DESALINATION PLANT

December 5, 2009

We have over 1100 people here in town.  Over 55,000 gallons of water is used daily for drinking, cooking, laundry, dishwashing, showers, etc.   The site manager has asked everyone to conserve as much as possible, but I was curious – how do they provide us with so much water?

So, I recently took a tour of the water plant at McMurdo.  We get our water from the ocean right here in McMurdo Sound.   To make it drinkable the salt, along with other impurities must be removed.  I will try to describe the process.

The seawater comes into the plant at 28 degrees.  If the salt were removed at that temperature the water would freeze.  So, the first step is to heat the water to above freezing.  I think they do that with a heat exchanger.  The water (temperature around 36 degrees) then goes into an 18,000 gallon storage tank.

The first step in the filtering process is a multimedia (or sand) filter.  These are tanks with layers of anthracite coal, sand, garnet and gravel.  The water then passes through a series of filters, the last of which is 5 microns.  At this point, none of the salt has been removed, just the larger stuff.  To remove the salt the water has to be pumped through reverse osmosis filters under 850 psi (pounds per square inch) of pressure.  After seeing and feeling the filters, it is easy to see why such a high pressure is needed to force the water through.  The filters are tubular, about 5 inches in diameter and 3 feet long.  Each molecule of water must pass through 24 separate membranes.  Surprisingly, the filters last about 5 years.  The “brine water” is returned to the ocean.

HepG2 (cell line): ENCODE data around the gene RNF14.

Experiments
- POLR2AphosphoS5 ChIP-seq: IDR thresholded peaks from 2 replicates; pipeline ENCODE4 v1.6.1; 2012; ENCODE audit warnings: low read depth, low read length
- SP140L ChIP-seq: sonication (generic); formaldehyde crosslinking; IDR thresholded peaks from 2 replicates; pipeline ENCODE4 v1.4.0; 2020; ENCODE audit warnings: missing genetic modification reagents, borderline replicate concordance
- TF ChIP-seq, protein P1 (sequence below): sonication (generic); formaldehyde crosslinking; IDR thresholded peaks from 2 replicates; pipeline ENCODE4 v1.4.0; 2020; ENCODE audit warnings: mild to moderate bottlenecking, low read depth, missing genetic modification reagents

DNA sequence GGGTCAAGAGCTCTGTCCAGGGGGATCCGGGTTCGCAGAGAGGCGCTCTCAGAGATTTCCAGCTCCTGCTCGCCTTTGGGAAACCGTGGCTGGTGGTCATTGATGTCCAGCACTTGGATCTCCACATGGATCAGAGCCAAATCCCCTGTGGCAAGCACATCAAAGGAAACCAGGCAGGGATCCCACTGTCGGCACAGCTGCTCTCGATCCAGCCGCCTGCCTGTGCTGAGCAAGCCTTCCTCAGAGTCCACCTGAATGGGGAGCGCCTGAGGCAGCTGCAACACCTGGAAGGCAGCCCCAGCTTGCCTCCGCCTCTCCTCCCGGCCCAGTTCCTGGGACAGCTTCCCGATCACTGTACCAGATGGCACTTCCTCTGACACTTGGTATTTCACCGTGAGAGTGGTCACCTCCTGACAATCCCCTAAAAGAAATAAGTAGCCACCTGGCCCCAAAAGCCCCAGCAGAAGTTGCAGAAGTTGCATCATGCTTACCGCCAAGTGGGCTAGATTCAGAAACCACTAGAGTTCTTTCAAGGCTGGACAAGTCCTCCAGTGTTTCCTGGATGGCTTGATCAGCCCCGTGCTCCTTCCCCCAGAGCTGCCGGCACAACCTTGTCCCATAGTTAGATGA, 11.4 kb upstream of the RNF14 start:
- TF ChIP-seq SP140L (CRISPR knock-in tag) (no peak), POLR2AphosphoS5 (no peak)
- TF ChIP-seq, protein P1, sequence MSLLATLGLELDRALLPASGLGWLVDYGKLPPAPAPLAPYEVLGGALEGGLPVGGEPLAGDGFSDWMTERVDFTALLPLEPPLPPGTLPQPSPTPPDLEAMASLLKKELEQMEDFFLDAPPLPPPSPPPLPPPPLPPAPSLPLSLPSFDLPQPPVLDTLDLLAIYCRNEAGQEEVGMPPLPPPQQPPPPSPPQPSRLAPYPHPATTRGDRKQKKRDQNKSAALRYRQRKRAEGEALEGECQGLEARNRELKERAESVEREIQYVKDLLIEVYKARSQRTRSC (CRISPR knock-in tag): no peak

The “pure water” that remains is somewhat acidic.  So, they run it through a tank containing calcium carbonate crystals, which reduces the acidity.  The final step is to add small amounts of chlorine and soda ash to the water (to disinfect and re-adjust the ph level).   We were told that the water in McMurdo Sound is unusually clean and pure, so very little chlorine needs to be added.  A 5 gallon bucket of chlorine lasts them 3 months.  (Sometimes, it smells like the town of Berthoud goes through that much chlorine per hour).  The water is now safe for drinking and is stored in four 54,000 gallon tanks.

Writing this made me wonder:  How do they provide the South Pole with water?  The answer:  they have a special well, called a Rodriquez Well, that melts snow & ice with hot water.  The well is currently melting snow & ice from more than 400 feet below the surface, which has been there since around 500 A.D.  The residents on the South Pole are restricted to two minute showers, twice a week!  For an interesting article about the South Pole’s water situation go to the following article:

http://antarcticsun.usap.gov/features/contentHandler.cfm?id=1205

The light green tanks are the sand filters.

The white tubes contain the reverse osmosis filters – removing the salt.

One of four 54,000 gallon holding tanks. Mike & plant operator are on the left.

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